Fish soup (with miso)

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We had a fillet of deep sea bream which I was going to use last night for dinner but we went out and had burgers instead (!) so had to use for lunch today. It's been raining constantly this morning, so we felt like bunkering down and having something nourishing and warm. Servings 2 Ingredients sesame oil (couple of glugs) dollop of minced ginger decent handful of finely sliced red cabbage decent handful of finely sliced kale 1 litre of miso stock (about a dessert spoon of miso paste) few glugs of soy sauce few dashes of fish oil about 300g of fish (bream), cubed Method sauté the ginger, cabbage and kale in the sesame oil for a few mins add the stock, soy sauce and fish sauce and bring to a simmer add the fish and cook for few mins until the fish is cooked but still tender garnish with sesame seeds and dried shallots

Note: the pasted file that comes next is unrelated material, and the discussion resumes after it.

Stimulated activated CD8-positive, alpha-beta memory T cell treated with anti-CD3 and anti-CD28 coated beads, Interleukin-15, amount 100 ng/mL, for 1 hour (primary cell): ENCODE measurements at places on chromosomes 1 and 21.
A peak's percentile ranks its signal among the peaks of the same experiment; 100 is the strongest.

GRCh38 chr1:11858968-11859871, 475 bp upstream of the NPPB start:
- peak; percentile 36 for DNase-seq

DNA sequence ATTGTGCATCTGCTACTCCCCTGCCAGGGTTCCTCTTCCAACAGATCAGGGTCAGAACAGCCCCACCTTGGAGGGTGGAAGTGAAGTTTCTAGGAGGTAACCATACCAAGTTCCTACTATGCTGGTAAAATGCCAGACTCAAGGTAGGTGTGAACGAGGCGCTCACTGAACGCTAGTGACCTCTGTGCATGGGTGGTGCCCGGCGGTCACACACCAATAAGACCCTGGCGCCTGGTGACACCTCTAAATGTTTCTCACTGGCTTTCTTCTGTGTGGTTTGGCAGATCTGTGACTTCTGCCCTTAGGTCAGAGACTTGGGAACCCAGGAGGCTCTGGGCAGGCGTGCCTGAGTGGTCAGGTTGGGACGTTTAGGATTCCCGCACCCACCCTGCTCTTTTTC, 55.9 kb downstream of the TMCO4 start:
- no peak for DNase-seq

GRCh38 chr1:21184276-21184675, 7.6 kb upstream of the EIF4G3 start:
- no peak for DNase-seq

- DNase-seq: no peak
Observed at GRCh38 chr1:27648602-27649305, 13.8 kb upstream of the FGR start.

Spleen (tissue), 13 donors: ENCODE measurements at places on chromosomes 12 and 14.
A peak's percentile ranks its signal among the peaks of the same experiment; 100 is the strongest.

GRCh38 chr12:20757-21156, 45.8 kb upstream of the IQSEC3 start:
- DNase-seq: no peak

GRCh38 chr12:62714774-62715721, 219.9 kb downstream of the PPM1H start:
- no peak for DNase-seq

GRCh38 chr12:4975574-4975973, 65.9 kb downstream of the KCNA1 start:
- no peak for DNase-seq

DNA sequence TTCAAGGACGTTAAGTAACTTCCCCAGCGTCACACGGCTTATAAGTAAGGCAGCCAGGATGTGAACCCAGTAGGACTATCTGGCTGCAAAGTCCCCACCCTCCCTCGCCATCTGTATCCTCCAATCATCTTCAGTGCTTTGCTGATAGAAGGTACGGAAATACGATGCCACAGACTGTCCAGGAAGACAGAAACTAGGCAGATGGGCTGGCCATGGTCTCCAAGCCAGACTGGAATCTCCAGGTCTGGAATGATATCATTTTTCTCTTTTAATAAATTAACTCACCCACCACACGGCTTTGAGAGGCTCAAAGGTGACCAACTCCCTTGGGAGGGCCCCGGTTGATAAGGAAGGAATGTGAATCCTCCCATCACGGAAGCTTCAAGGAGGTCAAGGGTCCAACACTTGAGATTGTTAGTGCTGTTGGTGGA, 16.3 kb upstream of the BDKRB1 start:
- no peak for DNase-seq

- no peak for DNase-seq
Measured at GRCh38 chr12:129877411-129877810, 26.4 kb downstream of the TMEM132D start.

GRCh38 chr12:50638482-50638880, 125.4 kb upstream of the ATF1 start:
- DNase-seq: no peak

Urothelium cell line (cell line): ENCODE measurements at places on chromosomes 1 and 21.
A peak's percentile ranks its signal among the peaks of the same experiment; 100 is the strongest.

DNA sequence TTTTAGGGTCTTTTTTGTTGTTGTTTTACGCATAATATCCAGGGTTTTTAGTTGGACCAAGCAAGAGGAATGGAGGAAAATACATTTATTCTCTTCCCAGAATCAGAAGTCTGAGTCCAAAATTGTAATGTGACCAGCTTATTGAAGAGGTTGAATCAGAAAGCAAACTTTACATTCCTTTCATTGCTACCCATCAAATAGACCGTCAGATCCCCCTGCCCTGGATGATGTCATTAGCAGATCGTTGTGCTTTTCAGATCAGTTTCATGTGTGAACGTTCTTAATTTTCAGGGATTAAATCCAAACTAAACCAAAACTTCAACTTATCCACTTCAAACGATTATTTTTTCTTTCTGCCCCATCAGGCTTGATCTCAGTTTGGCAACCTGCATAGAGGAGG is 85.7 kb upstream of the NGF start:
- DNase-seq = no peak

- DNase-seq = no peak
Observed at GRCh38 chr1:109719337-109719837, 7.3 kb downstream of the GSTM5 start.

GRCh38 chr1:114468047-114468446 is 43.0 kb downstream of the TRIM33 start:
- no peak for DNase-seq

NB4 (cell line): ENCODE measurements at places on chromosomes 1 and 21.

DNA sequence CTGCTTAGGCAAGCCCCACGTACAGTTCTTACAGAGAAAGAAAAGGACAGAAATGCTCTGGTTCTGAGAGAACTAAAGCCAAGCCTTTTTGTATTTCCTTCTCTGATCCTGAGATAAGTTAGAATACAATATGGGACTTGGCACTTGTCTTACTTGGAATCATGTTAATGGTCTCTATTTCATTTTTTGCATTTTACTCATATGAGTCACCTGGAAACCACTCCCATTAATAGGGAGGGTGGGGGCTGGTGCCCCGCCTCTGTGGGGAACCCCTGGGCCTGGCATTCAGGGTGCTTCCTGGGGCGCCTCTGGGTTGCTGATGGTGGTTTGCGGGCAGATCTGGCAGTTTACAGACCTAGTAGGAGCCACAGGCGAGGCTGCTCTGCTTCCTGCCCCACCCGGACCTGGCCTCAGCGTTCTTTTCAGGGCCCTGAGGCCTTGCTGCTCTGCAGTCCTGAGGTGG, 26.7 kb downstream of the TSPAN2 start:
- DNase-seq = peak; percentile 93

Old school roast

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No recipe necessary. Get a roasting dish. Toss the chopped veggies in olive oil, pepper and salt. Bung it all in the oven including the meat with some unpeeled garlic until its cooked.  Make the gravy just like your nanna did at the last minute.  Then, when you thought you were full, mash the left over veggies in the left over gravy and eat some more ...

Fettuccini with fresh tomatoes and pork sausage